• It's a good idea to be as concise as possible when reporting on the meeting. If a non-minutes related issue is being discussed in your board meeting and you want to know if it was mentioned, then it will save time (and reveal potential red flags) if you can just ask that question directly of the person who discussed the item. If you put it into minutes instead of asking, and someone says yes, then you've wasted time.

  • The meeting should be reported on in chronological order (or as close to it as possible). If you find that a particular subject is recurring or relevant to several items, then you may choose to break the item into multiple parts and report on each part. You'll have more work, but it's better than leaving people guessing about what was discussed at what point.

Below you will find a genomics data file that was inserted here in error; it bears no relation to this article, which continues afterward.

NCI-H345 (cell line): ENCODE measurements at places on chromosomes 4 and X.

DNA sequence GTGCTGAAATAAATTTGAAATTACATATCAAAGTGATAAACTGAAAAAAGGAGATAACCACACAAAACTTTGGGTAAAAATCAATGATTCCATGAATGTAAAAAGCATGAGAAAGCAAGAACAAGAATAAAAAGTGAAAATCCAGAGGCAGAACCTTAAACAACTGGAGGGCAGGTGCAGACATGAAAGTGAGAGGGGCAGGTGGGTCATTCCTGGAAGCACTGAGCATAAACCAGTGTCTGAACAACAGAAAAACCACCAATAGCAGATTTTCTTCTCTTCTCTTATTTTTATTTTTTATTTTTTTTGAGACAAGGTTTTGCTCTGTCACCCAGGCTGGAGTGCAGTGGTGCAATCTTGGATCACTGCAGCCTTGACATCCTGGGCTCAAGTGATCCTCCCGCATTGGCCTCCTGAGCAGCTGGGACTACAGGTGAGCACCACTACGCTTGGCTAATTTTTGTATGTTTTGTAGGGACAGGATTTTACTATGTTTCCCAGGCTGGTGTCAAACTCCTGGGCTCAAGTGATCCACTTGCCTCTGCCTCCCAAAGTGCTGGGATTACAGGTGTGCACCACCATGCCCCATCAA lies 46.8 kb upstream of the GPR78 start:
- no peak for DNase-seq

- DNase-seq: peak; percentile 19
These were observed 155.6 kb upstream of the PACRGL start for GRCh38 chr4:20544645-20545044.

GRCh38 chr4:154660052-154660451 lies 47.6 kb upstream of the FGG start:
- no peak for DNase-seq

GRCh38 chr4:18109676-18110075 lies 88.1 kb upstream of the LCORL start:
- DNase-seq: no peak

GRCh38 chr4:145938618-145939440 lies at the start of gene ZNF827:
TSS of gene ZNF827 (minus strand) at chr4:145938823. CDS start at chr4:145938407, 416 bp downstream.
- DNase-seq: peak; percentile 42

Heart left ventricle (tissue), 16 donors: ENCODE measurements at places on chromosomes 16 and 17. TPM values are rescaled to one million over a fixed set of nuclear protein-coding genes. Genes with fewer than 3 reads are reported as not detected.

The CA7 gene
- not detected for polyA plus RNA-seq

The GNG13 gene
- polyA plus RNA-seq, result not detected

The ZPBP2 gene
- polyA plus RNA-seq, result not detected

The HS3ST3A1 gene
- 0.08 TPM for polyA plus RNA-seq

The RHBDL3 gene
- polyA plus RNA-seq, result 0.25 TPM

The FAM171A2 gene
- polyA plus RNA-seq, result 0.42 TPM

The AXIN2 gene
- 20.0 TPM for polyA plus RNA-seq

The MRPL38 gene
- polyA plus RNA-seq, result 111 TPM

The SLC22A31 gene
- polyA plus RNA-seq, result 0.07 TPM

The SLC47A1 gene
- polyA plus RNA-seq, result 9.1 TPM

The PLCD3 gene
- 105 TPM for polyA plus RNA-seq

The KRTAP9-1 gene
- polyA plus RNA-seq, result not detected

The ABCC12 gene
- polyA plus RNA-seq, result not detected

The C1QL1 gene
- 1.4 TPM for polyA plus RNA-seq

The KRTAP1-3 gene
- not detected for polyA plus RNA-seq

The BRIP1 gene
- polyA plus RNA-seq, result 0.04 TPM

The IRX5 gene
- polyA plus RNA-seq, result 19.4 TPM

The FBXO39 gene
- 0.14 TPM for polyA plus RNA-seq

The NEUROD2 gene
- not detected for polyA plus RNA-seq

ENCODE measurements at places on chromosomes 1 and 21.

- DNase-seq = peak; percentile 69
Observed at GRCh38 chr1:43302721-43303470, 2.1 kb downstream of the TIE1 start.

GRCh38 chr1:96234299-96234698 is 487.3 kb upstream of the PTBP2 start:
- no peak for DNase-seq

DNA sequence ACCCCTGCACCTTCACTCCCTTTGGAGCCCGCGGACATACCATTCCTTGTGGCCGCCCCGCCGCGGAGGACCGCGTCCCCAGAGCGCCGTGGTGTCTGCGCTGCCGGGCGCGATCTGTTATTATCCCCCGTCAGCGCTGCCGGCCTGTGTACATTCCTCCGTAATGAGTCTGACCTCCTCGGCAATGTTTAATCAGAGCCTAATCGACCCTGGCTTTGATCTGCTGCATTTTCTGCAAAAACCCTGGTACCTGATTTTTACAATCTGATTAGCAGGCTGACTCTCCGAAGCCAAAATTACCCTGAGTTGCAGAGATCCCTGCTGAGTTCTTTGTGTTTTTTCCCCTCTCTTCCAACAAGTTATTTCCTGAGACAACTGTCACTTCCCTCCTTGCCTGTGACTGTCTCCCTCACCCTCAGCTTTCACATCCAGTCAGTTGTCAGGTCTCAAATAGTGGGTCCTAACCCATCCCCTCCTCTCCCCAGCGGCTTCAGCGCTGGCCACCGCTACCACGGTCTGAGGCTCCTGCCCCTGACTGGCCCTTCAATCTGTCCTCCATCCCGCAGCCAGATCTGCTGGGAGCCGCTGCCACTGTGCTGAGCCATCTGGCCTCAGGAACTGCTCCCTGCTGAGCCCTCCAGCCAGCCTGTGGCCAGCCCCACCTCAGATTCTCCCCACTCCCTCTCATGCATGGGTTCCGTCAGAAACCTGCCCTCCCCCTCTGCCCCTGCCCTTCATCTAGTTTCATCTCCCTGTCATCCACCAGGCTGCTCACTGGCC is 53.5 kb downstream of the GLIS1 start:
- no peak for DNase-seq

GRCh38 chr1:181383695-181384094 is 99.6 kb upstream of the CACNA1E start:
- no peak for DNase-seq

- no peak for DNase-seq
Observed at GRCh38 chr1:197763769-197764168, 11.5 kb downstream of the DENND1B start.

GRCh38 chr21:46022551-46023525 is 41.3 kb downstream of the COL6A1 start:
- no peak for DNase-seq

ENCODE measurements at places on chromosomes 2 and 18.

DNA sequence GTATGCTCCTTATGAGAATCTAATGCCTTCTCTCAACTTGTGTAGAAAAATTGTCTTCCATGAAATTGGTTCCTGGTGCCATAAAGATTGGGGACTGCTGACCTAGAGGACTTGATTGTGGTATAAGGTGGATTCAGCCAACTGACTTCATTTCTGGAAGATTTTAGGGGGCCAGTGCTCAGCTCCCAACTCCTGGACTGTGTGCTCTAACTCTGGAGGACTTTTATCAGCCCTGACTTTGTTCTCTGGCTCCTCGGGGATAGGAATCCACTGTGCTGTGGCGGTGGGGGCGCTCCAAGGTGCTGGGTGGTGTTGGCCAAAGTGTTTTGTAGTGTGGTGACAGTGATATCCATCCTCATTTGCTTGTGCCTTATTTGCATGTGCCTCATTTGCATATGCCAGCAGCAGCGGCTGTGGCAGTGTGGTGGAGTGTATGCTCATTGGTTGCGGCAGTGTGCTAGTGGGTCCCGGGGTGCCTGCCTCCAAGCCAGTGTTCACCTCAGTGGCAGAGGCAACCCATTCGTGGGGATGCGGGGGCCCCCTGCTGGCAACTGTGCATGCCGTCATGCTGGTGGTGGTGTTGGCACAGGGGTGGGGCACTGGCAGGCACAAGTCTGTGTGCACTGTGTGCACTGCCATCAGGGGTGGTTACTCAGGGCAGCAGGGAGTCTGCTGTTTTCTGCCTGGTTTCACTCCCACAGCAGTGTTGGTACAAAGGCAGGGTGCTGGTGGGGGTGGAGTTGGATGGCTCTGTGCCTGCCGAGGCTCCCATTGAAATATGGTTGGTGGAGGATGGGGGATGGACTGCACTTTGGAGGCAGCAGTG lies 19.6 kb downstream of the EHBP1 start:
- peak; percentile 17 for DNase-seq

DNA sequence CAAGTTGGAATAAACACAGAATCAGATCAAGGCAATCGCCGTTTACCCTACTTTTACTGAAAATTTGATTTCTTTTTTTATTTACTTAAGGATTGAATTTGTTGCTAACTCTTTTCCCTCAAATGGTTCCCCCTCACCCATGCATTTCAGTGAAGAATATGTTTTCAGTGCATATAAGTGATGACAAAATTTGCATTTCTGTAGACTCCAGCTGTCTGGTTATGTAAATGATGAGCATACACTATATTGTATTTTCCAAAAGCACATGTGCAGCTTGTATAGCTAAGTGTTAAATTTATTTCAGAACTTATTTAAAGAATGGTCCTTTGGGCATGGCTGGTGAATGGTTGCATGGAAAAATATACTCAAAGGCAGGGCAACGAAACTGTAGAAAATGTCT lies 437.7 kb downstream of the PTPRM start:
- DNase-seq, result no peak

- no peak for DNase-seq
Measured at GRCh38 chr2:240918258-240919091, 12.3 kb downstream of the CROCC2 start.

• Use bulleted lists for the main points of discussion and to delineate issues or items that need covering in separate state if necessary.

  • Be specific and detailed when discussing issues, especially if they are controversial. For example, if you were to talk about the "need for an associate athletics director" in your meeting. In that case, you could include a discussion of why the position is needed (increased sports programs) and what exactly the duties of that position would involve.

  • It would be best if you also were as comprehensive and detailed as necessary when discussing individual items in the meeting. Everything that was mentioned needs to be included in the minutes themselves. A single line with a subject but no discussion goes against the rule of being "thorough," which is generally good advice to have when writing minutes.